DON’T BE SHYJuly 23rd, 2004
So my Teen Idol book tour starts next week. For those of you who don't know what a book tour is, it's actually when an author's publisher sends her around to different cities to speak in front of readers (usually in bookstores) and/or go on the radio and television to promote her new book.
I will be having just a mini-tour of my home state of Indiana next week, because that's where Teen Idol takes place. I'm not doing a multi-state tour for this book, because I've already done two major tours this year alone, and I still have another one (to England) left in October, plus many speaking engagements in the Fall as well. So I am somewhat wiped out, tour-wise.
Most authors I know don't enjoy going on book tours, because it takes them away from whatever book they're currently writing. Also, it's not like we get a lot of control over where we get to go on tour (otherwise, we would all only go on tour to Hawaii). Some authors I know HATE book tours, because they are very shy people who entered the writing profession in order to sit quietly by themselves and never speak to anyone.
It was a very rude shock to them to discover that they would actually be forced to go speak in front of large groups every time one of their books came out.
I feel for these authors. That's because I actually used to be extremely shy.
Most people don't know this about me. People who have seen me speak in public ESPECIALLY don't know this about me. Because I believe I project a very hearty public persona. NOW. Nobody has a clue that I used to be the shyest girl in my entire school—except maybe people who knew me back then.
I am not kidding. Every single report card I got from Kindergarten until about the seventh grade said stuff like “Meg is a bright girl, but she is much too shy,” or “Meg lacks confidence in social interactions with her peers.”
I wasn't shy around my FRIENDS, or my family. It was only when it came to large groups of people (such as in school), public speaking, or meeting strangers (things authors are required to do a LOT) that I froze up.
I wouldn't even stand up to kids who were being mean to me, I was that shy. Until about the seventh grade or so, I would fully let anybody who wanted to walk all over me.
My parents tried TONS of things as a kid to cure me of my shyness. I was ALWAYS being enrolled in plays and theater programs.
But the thing about doing a PLAY is, you have the lines already written for you. You don't have to stand up there and MAKE UP WHAT TO SAY. You already KNOW what you're supposed to say.
So that didn't help at all.
My mom sent me to camp, to meet new people, and hopefully get over being shy by being forced to talk to strangers for two straight weeks. That didn't work either, because I would always find a girl I actually knew from school, and the two of us would just hang out together and not talk to anybody else for the two weeks.
Ironically, what finally cured me of my shyness was something I read. Yes. In a book.
Remember in the book Pride and Prejudice, when Elizabeth Bennett is so nervous about going to meet Mr. Darcy's sister at Pemberley? And the narrator (Jane Austen) goes something like (my copy of this book is AWOL, so I am paraphrasing) “But she shouldn't have been nervous about meeting Mr. Darcy's sister, because Mr. Darcy's sister was already prepared to like her”?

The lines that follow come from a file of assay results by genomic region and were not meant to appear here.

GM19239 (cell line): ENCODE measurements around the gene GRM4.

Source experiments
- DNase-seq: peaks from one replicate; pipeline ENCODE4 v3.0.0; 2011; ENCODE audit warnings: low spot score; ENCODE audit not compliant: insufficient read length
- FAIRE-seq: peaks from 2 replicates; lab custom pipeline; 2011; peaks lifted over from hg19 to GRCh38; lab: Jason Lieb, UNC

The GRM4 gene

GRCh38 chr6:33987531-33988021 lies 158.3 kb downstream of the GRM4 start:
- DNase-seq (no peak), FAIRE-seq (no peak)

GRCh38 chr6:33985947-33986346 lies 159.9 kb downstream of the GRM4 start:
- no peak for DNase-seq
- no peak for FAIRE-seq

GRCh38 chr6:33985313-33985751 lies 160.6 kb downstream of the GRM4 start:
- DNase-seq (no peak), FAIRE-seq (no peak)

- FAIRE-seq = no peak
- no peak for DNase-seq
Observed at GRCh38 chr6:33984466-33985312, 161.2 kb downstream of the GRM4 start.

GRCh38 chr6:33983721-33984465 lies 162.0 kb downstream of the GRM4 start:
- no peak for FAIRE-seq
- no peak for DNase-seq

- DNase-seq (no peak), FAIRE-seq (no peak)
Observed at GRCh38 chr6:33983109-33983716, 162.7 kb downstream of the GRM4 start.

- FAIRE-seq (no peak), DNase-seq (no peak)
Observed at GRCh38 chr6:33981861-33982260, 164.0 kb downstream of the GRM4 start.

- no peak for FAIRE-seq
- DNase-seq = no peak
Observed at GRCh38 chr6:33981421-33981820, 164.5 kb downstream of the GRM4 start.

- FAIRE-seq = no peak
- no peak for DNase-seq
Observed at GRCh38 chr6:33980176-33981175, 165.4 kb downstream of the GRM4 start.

Guess what? This is true. People really are PREPARED to like you. EVERYONE wants to make a new friend (okay, well, not Al-Quaeda, necessarily. And maybe not the snotty girls in your school. But everyone else. I PROMISE you). The way to enter into social interactions or a public speaking gig isn't to think to yourself: “Oh, God, they're all going to hate me,” the way Eliza Bennett was doing.
Instead, you have to say to yourself: “They have no reason NOT to like me.”
Seriously. They have NO REASON to hate you, because you haven't done anything to offend them. YET.
And chances are, you probably won't. Offend them. I mean, you'd have to go out of your way to really offend a group of people you don't even know yet!
If you enter into the situation with the attitude of, “They all WANT to like me. My job is just to give them what they want,” you will have a much easier time than if you go into the situation going, “Oh, God. They're all going to hate me.”
(None of this applies, by the way, if you're a prison warden.)
But for the rest of you, I am not joking about this. Try it. It seriously works (unless you aren't just shy, but actually have social-anxiety disorder, in which case, you need to see a therapist. Although I would still recommend the whole “They WANT to like me” approach to social interactions, because it can't hurt).
Anyway, I realized Jane was right. And I resolved RIGHT THEN never to be shy again.
I'm not going to say I wasn't ever scared to meet new people or speak in public after that. I'm not going to say that at first I didn't have to ACT like I had confidence, since I didn't, back then.
But the thing about PRETENDING you have confidence when you're meeting new people or speaking in front of a group is that NO ONE KNOWS THE DIFFERENCE. No one knows that you're just ACTING. To them, you DO have confidence. See what I mean?
And now pretending to feel confident has gotten so natural that I actually AM confident. Seriously. I'm not shy AT ALL now. And haven't been, for some time. As those of you who have seen me speak in public know.
So, I just wanted to say, if you are shy, I understand. But think about what Jane said. There is definitely a grain of truth in it. And stop being so shy. You are totally worth knowing.
PS Don't be shy–Come chat LIVE with me at www.megcabotbookclub.com about books, writing, and Louise Rennison's Away Laughing on a Fast Camel on Sunday, July 25, at 7PM. Sadly, Ms. Rennison won't be able to join us…but I promise we'll still have fun!